Author Ellen Hopkins visits a school. Photo credit: Kim Tyo-Dickerson
Laura wants to bring authors into her classroom and has some questions about how to do that.
4. If we wanted to bring an author to our classroom/school, who would we contact and how would we do that?
I think it would be so cool to have an author come to my school and speak to the students about writing or about school or learning or just anything in general. But I’m sure that authors, as famous people, are very busy and cannot just travel anywhere at any time. So who would I talk to about having them come to my school? Do all authors have a publicist that schedules events for them? Do they have a website with contact information? How much would it cost, on average, to have an author speak at my school? Is this something the school district will pay for? Does the school district or just my principal need to approve this event?
This is not something I ever did, but I do know where to go for help: children’s and middle-grade author Kate Messner!
Kate was a teacher before she became a full-time writer, and she is an incredibly generous supporter of teachers and their students.
Laura is right: it’s very expensive to have authors come in person to schools, but many authors do Skype visits FOR FREE! I think Laura will find everything she needs to know about Skype visits in Kate’s post, Authors Who Skype With Classes and Book Clubs for Free. In addition to an extensive list of authors who will skype with students for free, there are links to a few additional posts describing how a Skype visit typically goes including a couple of articles about Skype visits in SLJ (School Library Journal).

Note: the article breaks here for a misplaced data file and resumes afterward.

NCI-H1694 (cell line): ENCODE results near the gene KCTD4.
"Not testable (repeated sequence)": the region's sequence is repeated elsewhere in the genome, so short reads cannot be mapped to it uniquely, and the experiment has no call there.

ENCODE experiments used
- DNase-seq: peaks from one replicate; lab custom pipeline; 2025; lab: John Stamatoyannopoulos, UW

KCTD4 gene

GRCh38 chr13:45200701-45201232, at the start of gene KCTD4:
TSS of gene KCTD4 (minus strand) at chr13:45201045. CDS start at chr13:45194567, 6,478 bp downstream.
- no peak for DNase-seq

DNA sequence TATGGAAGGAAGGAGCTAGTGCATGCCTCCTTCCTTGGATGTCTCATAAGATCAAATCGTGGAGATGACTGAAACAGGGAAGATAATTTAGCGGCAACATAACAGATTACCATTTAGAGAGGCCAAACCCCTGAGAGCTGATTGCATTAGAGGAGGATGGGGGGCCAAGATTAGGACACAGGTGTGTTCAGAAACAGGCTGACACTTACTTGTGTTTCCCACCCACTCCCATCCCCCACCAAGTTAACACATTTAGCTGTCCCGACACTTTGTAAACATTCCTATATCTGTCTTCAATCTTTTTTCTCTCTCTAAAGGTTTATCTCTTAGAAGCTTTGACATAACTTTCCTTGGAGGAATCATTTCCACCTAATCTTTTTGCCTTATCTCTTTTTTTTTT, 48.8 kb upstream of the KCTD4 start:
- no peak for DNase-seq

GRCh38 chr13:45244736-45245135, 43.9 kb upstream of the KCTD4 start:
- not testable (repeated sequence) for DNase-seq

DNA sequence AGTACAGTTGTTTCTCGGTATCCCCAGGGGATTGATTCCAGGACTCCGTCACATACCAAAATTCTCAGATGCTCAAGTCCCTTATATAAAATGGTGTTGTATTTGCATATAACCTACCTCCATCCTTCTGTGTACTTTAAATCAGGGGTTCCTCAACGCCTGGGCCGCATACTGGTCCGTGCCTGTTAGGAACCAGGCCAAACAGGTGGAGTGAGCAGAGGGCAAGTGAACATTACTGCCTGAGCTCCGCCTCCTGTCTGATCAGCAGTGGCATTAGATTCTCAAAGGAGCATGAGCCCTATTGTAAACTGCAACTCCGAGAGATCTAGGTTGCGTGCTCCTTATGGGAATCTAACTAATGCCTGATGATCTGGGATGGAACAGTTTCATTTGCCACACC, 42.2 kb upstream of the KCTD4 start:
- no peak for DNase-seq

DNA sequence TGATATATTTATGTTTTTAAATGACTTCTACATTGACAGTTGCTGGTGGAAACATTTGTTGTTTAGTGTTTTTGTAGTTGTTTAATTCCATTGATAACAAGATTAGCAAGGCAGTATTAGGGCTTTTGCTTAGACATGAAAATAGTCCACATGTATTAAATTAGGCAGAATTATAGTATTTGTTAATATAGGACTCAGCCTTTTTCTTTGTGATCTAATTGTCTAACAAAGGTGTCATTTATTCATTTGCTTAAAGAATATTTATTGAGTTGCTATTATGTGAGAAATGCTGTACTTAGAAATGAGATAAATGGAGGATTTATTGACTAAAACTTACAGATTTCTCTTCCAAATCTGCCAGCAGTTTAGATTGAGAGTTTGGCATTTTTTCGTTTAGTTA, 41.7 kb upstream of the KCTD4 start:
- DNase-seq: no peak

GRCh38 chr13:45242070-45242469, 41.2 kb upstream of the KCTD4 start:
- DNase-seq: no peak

(I also have to plug the incredible FREE virtual writing camp Kate organizes each summer for teachers: Teachers Write.)
Most authors do have information on their websites about their policies and fees for school visits. Some authors arrange these events themselves; others do so through their agents or publishers. Schools should expect to pay the author’s fee as well as travel and accommodations.
Scholastic has some ideas for planning and fundraising. (They also list author’s fees as ranging from $500-$2000, which at least gives Laura a ballpark.)
Authors often plan their schedule a year in advance, so teachers should start planning early. Many authors will do multiple presentations when they’re at your school and visit with multiple classrooms, so teachers may wish to collaborate with each other to plan a school-wide event as well as classroom events. Some authors also detail the different presentations they give on their websites, so teachers may be able to select presentations targeted very specifically to the interests and needs of their students.
Children’s author Dan Gutman shares his suggestions for making a school visit successful.
Author Mike Mullin has a touching post on why author visits matter.
Children’s author Verla Kay has written a several part series on her blog about author visits: Part I is here.
I also LOVE children’s book author Jarrett Krosockza’s TED talk about how he became an artist: he credits an author visit by Jack Gantos, who offered Jarrett an offhanded word of praise that Jarrett never forgot. Incredible and inspirational!